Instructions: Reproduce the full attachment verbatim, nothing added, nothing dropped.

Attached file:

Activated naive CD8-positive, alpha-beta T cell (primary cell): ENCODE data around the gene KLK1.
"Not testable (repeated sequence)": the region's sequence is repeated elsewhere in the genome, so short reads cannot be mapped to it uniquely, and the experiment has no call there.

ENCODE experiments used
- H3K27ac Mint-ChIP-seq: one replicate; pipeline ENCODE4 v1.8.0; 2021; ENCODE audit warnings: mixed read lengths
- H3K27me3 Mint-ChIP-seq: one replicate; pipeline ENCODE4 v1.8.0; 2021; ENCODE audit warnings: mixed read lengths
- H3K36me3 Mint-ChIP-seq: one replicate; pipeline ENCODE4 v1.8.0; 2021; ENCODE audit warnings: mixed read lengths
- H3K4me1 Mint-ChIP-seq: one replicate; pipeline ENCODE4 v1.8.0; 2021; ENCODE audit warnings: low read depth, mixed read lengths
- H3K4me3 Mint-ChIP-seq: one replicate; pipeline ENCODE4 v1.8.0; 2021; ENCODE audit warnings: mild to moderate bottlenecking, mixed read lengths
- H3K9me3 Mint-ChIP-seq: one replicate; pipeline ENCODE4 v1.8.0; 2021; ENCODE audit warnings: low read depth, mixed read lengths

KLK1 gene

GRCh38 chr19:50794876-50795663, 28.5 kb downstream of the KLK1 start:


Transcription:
Activated naive CD8-positive, alpha-beta T cell (primary cell): ENCODE data around the gene KLK1.
"Not testable (repeated sequence)": the region's sequence is repeated elsewhere in the genome, so short reads cannot be mapped to it uniquely, and the experiment has no call there.

ENCODE experiments used
- H3K27ac Mint-ChIP-seq: one replicate; pipeline ENCODE4 v1.8.0; 2021; ENCODE audit warnings: mixed read lengths
- H3K27me3 Mint-ChIP-seq: one replicate; pipeline ENCODE4 v1.8.0; 2021; ENCODE audit warnings: mixed read lengths
- H3K36me3 Mint-ChIP-seq: one replicate; pipeline ENCODE4 v1.8.0; 2021; ENCODE audit warnings: mixed read lengths
- H3K4me1 Mint-ChIP-seq: one replicate; pipeline ENCODE4 v1.8.0; 2021; ENCODE audit warnings: low read depth, mixed read lengths
- H3K4me3 Mint-ChIP-seq: one replicate; pipeline ENCODE4 v1.8.0; 2021; ENCODE audit warnings: mild to moderate bottlenecking, mixed read lengths
- H3K9me3 Mint-ChIP-seq: one replicate; pipeline ENCODE4 v1.8.0; 2021; ENCODE audit warnings: low read depth, mixed read lengths

KLK1 gene

GRCh38 chr19:50794876-50795663, 28.5 kb downstream of the KLK1 start: